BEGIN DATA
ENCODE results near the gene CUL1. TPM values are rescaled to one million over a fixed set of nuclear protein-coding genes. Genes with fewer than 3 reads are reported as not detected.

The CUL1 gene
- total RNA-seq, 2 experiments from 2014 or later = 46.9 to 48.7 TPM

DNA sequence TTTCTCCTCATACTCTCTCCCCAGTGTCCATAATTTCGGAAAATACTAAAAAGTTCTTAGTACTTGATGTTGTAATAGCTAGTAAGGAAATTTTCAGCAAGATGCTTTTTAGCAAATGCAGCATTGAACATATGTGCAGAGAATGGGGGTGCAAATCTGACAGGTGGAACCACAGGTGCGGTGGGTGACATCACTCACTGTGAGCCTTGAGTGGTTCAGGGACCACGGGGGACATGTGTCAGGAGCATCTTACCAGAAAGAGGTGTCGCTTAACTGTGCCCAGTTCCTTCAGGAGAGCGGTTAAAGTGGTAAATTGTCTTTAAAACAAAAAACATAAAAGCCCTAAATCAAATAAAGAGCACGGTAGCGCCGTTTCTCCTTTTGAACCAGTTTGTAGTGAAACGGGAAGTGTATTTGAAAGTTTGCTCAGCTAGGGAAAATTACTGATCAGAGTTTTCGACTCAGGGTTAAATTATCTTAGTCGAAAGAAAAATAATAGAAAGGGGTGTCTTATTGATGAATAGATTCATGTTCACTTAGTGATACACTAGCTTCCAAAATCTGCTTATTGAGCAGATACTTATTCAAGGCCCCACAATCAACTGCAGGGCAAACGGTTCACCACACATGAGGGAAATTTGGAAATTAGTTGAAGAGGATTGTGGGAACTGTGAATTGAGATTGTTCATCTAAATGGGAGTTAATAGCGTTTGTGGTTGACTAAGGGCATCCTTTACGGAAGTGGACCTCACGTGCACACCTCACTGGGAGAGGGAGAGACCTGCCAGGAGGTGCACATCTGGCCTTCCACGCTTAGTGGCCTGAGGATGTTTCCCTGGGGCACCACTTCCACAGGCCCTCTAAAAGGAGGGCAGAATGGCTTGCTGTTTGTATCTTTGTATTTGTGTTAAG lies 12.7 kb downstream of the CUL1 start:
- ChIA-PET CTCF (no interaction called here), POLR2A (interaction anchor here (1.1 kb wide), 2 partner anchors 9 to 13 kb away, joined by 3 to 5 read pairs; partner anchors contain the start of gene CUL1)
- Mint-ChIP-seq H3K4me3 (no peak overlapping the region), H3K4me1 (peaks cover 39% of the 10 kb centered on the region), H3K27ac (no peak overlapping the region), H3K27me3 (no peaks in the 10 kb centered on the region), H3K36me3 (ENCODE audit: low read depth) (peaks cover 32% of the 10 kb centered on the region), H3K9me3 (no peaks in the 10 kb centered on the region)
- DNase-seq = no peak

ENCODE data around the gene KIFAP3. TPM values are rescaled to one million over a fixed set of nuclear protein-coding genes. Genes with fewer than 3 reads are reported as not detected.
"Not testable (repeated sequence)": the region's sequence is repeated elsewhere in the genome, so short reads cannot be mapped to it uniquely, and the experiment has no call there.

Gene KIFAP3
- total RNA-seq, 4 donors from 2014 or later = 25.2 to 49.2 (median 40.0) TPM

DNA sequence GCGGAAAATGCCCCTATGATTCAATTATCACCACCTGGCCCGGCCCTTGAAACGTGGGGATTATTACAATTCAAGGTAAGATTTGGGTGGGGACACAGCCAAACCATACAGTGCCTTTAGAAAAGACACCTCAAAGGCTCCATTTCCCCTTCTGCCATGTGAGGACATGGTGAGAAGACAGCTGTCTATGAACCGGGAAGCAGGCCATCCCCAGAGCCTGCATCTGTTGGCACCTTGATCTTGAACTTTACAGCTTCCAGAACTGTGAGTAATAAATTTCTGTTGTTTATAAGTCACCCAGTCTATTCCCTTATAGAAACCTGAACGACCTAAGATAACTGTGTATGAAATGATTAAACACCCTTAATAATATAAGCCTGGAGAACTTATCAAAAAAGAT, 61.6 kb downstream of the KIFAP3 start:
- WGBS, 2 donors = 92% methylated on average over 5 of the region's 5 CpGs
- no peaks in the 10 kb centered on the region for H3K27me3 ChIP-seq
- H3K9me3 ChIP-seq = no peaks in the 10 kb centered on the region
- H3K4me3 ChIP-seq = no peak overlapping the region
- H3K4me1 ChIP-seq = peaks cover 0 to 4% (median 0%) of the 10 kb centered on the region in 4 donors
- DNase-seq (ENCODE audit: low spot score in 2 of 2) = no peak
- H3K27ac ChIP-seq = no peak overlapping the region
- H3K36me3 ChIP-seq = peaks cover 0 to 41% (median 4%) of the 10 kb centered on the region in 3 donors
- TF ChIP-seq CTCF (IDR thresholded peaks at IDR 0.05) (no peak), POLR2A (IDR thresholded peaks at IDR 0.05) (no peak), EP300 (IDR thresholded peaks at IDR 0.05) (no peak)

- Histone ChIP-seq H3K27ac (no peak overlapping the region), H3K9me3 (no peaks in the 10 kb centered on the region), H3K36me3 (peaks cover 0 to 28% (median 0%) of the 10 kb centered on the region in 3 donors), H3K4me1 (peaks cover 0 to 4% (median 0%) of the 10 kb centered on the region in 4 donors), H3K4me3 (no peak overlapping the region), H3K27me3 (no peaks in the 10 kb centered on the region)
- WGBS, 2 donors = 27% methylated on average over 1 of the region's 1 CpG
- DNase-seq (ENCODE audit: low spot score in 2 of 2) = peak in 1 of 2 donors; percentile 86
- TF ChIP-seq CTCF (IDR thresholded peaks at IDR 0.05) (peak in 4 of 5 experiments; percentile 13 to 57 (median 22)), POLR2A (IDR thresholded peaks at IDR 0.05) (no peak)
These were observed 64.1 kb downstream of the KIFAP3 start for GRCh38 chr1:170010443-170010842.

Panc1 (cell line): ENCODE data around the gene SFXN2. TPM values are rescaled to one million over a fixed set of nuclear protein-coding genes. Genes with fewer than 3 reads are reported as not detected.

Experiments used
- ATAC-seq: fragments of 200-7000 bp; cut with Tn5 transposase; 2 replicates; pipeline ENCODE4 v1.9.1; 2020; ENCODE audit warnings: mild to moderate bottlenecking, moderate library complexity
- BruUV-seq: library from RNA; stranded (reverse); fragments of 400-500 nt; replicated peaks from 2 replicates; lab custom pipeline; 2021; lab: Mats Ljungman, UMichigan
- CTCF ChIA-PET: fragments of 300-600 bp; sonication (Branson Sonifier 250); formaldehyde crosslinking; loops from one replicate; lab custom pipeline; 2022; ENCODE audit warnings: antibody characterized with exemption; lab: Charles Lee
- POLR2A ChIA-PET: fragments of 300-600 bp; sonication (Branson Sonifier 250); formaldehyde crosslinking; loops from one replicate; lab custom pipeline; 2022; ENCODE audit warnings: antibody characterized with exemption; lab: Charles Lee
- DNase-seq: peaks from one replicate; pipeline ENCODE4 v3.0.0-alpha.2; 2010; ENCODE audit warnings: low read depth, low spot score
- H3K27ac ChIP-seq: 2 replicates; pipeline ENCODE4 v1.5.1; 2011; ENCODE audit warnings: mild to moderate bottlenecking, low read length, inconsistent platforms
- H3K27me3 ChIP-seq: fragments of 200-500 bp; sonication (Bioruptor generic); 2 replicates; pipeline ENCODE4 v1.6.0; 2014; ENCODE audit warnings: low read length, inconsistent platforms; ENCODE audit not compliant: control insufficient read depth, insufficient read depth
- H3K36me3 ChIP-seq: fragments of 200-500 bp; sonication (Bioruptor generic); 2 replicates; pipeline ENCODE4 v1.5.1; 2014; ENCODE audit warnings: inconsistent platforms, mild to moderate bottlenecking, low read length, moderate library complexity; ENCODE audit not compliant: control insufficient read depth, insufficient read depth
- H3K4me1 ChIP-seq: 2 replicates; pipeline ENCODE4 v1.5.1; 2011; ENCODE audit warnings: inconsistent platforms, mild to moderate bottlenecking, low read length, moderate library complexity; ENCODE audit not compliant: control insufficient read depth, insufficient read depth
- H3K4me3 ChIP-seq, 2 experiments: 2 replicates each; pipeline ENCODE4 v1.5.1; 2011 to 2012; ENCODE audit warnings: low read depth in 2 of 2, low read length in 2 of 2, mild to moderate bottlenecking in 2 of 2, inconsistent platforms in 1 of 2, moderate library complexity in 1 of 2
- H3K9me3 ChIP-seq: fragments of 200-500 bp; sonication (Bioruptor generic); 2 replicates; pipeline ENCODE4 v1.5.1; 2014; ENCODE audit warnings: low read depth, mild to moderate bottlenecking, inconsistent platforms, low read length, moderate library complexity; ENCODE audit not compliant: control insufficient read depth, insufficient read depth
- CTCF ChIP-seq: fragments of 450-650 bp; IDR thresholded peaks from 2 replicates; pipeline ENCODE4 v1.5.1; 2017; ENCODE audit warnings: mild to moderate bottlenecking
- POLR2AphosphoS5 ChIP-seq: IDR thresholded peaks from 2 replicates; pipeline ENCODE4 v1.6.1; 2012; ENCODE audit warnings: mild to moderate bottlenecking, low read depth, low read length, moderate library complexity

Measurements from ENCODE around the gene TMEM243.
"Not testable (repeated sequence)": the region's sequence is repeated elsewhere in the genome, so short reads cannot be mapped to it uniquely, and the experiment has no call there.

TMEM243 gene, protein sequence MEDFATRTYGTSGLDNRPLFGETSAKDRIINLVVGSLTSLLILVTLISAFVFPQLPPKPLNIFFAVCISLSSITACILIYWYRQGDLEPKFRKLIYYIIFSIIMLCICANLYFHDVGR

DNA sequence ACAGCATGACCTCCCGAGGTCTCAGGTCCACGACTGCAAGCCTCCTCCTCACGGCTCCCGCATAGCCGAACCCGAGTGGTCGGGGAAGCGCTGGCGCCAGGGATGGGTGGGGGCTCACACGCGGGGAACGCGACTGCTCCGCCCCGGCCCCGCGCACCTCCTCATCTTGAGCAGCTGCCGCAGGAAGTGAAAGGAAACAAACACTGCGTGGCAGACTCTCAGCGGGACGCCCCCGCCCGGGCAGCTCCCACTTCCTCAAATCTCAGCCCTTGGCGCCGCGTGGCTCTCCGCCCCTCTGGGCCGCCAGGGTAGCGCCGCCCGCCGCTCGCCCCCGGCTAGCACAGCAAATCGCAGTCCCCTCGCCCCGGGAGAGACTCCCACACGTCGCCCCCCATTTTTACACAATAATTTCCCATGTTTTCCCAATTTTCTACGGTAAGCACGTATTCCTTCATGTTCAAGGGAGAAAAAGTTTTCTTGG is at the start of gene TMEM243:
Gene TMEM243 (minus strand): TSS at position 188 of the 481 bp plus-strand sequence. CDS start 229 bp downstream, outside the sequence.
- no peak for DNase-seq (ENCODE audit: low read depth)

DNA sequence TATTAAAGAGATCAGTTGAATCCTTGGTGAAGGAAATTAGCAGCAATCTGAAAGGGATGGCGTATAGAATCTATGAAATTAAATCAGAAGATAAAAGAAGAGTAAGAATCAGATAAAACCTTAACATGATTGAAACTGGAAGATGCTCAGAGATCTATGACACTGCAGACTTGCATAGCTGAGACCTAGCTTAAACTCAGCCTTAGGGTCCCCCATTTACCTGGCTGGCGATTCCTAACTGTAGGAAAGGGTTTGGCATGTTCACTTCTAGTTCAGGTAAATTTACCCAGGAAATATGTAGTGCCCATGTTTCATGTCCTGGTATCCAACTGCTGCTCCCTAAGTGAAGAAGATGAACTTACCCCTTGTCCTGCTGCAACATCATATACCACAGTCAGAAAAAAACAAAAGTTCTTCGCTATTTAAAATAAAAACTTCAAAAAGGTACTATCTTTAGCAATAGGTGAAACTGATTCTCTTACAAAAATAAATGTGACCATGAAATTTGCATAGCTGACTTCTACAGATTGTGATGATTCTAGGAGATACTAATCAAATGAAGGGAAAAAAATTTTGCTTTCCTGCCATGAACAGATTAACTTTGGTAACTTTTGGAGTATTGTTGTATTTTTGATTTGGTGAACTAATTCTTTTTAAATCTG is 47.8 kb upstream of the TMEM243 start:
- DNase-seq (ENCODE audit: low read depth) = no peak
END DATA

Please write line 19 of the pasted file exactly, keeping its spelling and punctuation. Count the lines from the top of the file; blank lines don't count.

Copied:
- H3K27ac ChIP-seq = no peak overlapping the region